Like a lot of mothers around the world, my old neighbor Margaret has had it with dishes in the sink during this pandemic.
In a last-ditch bid for order, Margaret wrote a handmade sign urging her family to put their dishes and glasses in the dishwasher, and posted it on Facebook. A day later, she posted a photo of a full sink, lamenting “My sign is being ignored.”
Most of us haven’t had this level of togetherness with our kids since they were pre-schoolers. And though most of us are making the best of the situation and getting by, most of our kitchens are in a perpetual state of overdrive and chaos.
It’s true what they say about kitchens: they’re the heart of the home. They’re also impossible to keep clean with family members underfoot 24/7, whipping up batches of chocolate chip cookies, making avocado omelets and indulging in ice cream in the middle of the afternoon. All of this togetherness is apparently making some of us very hungry.
The thing about leaving dishes in the sink is they’re evidence. If you don’t want family members inquiring who raided the ice cream at 2 p.m., put the bowl in the dishwasher so no one knows. At least this is how I operate when I indulge and don’t feel like explaining myself.
I grew up in a family where we were expected to clean the kitchen for our mother every night. My father firmly believed that the cook shouldn’t have to clean so two of my sisters and I cleaned the kitchen nightly beginning at age 8, 10, and 11.
One of my sisters handled the dishwasher, while the other was on counters. I did the pots and pans, which sounds easy until you consider mom cooked for nine people every night and liked to use every pot in the kitchen. We did a good job, leaving the kitchen in tiptop shape for the breakfast rush and school lunch prep in the morning.
My father deplored a messy kitchen, particularly dishes in the sink and nearby dish drainer. He insisted that the drainer be emptied nightly, taking people to task for leaving items in it.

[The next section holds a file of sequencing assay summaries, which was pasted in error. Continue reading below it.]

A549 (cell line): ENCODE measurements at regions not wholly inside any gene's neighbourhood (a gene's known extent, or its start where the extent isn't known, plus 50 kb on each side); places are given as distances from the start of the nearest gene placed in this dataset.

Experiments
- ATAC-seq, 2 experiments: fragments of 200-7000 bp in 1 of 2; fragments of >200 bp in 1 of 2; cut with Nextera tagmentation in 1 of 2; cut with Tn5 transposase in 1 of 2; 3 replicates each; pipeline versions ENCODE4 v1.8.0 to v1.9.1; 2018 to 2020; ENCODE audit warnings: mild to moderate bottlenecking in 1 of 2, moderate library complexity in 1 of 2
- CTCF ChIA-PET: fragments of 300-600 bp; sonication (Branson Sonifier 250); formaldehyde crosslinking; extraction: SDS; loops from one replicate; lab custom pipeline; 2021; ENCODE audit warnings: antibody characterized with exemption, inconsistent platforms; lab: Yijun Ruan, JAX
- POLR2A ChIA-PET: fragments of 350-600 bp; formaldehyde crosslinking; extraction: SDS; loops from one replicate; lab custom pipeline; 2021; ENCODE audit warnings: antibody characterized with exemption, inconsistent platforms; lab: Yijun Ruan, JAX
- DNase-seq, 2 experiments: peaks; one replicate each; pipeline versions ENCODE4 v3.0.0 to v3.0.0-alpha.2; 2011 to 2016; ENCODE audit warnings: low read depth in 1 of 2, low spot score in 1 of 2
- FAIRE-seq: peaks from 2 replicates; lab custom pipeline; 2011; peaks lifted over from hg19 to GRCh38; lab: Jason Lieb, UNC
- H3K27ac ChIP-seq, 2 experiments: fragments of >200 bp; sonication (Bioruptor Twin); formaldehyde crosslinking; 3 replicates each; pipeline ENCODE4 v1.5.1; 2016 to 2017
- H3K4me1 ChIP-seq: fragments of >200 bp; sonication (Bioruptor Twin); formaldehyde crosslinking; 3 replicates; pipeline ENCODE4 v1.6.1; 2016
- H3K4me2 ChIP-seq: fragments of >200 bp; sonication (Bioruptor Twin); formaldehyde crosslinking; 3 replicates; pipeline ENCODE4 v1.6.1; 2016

I inherited my father’s disdain for dirty dishes in and around the sink. When I was a reporter, the worst thing was going into someone’s house and seeing dirty dishes from the night before in the sink. It was gross, and just didn’t make a very good first impression.
Today, I make a point of making sure my sink is clean if I know someone is coming over to work on my house. It’s the least I can do, sparing them having to look at the remnants of last night’s meal.
I’m what you might call a binge cleaner. When I clean the house, I go all-in, striving for it to be immaculate. I don’t want anyone underfoot or getting in my way. I certainly don’t want anyone walking in after I’ve mopped the floors and leaving behind footprints. (This includes the dog.)
Since our lockdown began about six weeks ago, I’ve been trying my best to clean around people, which is impossible. But then it occurred to me that even restaurant kitchens are closed for a few hours each day, allowing cleaning crews to do their jobs.
With this in mind, I announced that the kitchen is closed from 1-3 p.m. on Monday for deep cleaning. When someone screamed down from the second floor to protest, I repeated my announcement: “Kitchen’s closed. It reopens at 3.”
I cannot convey the relief I felt closing the kitchen. For two blessed hours, I had the room to myself, putting away wayward pots and pans, placing knives in their slots in the butcher block, storing away serving spoons and spatulas, removing clutter from counters and even swabbing the cabinets with lemon oil.
Closing the kitchen gave me the time and space to reclaim it and clean it to my standards. And though my kids initially rebelled, they understood my need to do things my way. They’ve been living with me for years, so they understand that I’m a little obsessive. And to be honest, I think they were relieved I didn’t ask them to help.
I’m thinking of getting a “Kitchen’s Closed” sign, and expanding my cleaning hours to include another day or two. If nothing else, it will guarantee me some alone time and give the kitchen the rest it deserves.